Tuesday, June 19, 2007

Develop a Buyers Eye

by Osman Parvez
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What' a good strategy to sell your home in a short time for the highest possible price?

Simple. Be sure to price the property for current market conditions and use an experienced agent to get the word out to the widest possible number of buyers.

Over the years, we've found that sellers often want two things that, if not properly managed, may conflict. Most sellers, rightfully want maximum value from the sale of their home. But they usually also want a quick closing. That's where it can sometimes run afoul. Rather than develop an effective marketing strategy by having a local real estate agent research the market carefully and provide an expert opinion of value, they choose to "test the market" with a high asking price. What they don't know is that testing the market has a high probability of creating a stigma about the house that results in a longer sale period. The seller could end up leaving money on the table to attract buyers.

Testing the market may work in rapidly rising markets but in normal (or down) markets, buyers will more than likely ignore your listing if you overprice the home. By the time you realize something is wrong, dozens of potential buyers have walked past your home, never to return. A stigma has developed and those buyers that might have purchased it will probably not be back for a second look, even if you drop the price later.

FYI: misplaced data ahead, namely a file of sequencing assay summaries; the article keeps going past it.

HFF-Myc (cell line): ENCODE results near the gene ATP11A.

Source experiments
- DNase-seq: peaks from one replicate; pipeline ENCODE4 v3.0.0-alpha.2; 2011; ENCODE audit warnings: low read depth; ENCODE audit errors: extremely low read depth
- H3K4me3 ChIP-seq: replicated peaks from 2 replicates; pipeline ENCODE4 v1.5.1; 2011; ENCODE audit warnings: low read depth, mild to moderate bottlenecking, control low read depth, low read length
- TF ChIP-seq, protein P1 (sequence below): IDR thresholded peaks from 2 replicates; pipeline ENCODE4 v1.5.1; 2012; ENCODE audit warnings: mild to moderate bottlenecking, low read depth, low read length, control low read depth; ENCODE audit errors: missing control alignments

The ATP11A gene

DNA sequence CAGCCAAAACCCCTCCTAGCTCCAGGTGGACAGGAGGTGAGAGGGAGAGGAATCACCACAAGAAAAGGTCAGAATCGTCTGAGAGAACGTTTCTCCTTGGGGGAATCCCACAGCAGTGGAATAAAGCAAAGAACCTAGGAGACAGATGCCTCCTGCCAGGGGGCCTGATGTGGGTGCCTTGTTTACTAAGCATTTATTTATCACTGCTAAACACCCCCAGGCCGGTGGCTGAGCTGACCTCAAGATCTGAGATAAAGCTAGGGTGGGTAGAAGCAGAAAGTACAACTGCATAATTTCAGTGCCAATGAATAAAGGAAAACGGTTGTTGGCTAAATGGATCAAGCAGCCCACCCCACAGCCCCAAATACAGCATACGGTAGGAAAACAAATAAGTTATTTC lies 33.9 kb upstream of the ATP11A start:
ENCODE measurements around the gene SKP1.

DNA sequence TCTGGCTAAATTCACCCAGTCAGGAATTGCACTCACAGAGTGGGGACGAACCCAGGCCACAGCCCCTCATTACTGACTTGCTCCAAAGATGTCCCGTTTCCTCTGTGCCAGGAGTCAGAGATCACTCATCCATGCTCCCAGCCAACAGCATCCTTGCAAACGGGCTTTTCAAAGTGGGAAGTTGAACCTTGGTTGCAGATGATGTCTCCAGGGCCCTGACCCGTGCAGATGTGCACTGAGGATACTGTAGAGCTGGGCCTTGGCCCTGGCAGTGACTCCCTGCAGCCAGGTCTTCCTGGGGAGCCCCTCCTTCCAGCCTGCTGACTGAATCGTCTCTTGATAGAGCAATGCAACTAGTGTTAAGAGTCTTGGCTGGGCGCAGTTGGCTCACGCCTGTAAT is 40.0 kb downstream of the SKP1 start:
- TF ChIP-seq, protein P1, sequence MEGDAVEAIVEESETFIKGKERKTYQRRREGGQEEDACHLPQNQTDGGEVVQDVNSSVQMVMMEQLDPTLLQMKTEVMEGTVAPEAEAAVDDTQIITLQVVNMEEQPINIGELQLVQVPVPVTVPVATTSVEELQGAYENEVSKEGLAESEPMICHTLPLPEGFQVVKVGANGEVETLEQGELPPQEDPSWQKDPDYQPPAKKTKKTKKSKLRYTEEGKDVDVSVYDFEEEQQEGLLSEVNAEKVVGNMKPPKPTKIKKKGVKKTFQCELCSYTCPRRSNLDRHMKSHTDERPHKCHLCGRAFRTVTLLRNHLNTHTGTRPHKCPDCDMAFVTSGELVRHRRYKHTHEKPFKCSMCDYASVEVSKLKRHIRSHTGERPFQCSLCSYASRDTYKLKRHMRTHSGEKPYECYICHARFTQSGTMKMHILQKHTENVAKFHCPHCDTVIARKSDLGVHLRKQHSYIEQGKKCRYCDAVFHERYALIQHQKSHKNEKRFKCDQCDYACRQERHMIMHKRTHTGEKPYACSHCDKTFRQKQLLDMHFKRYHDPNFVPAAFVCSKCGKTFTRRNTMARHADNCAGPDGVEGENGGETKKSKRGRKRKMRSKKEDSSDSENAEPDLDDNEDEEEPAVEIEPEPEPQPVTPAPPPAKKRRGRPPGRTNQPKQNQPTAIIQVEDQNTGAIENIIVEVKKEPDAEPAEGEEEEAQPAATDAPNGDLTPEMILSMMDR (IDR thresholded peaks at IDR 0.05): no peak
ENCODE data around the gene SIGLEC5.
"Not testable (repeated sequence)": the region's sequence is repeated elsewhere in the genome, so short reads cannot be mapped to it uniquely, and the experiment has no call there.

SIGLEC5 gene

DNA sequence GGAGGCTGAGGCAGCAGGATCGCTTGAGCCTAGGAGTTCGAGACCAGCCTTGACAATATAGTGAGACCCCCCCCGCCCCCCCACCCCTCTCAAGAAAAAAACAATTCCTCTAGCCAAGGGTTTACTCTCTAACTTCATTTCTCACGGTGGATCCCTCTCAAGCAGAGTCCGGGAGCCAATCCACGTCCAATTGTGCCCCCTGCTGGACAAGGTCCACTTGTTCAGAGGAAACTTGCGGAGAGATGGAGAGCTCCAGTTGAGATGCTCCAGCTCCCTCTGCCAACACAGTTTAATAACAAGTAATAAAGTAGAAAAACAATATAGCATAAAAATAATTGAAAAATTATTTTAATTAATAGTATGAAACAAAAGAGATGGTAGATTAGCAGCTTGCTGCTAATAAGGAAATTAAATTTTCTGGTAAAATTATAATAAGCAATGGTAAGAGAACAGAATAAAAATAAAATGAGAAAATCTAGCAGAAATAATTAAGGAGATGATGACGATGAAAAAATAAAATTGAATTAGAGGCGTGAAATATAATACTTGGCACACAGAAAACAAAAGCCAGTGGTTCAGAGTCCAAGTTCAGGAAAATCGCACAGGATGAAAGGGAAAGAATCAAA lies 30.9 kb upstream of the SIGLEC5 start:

When the strategy of "testing the market" doesn't result in a quick sale, it usually turns into a "price walk-down" instead. A month or so after initial listing, the seller reduces the price to attract more interest. Meanwhile buyers who see the listing wonders why it's been on the market for so long. High days on market leads potential buyers to think , "Is there something wrong with this house?" Why has it been on the market for so long? It's a common question.

Before you think, "No problem, I'll just refresh my listing with a new contract and reset the days on market," understand that when buyers discover this (and they will) their suspicions will go into overdrive. There are only a couple of good reasons to refresh a listing. Without major and obvious improvement to the property, refreshed listings almost always make the seller look dishonest.

Here's a simple strategy we like to use. Do your homework before listing the property. Get to know the local market intimately. Here's one way you can develop a "buyers eye."

Take a look at the following table:



The image above is a screenshot from a tool I developed with the help several clients. It's designed to help evaluate property in a more objective way. First, usually before we start looking at homes, we sit down to develop a list of criteria important to a buyer(s). Then we discuss the importance of each and apply a weight to the item. Later, as we go through our listing appointments, the buyers have sheets similar to the image above on which to mark their score (on a scale of 1-10) for each home. At the end of the day, the clients have a concise record of their opinion and can compare it against prices.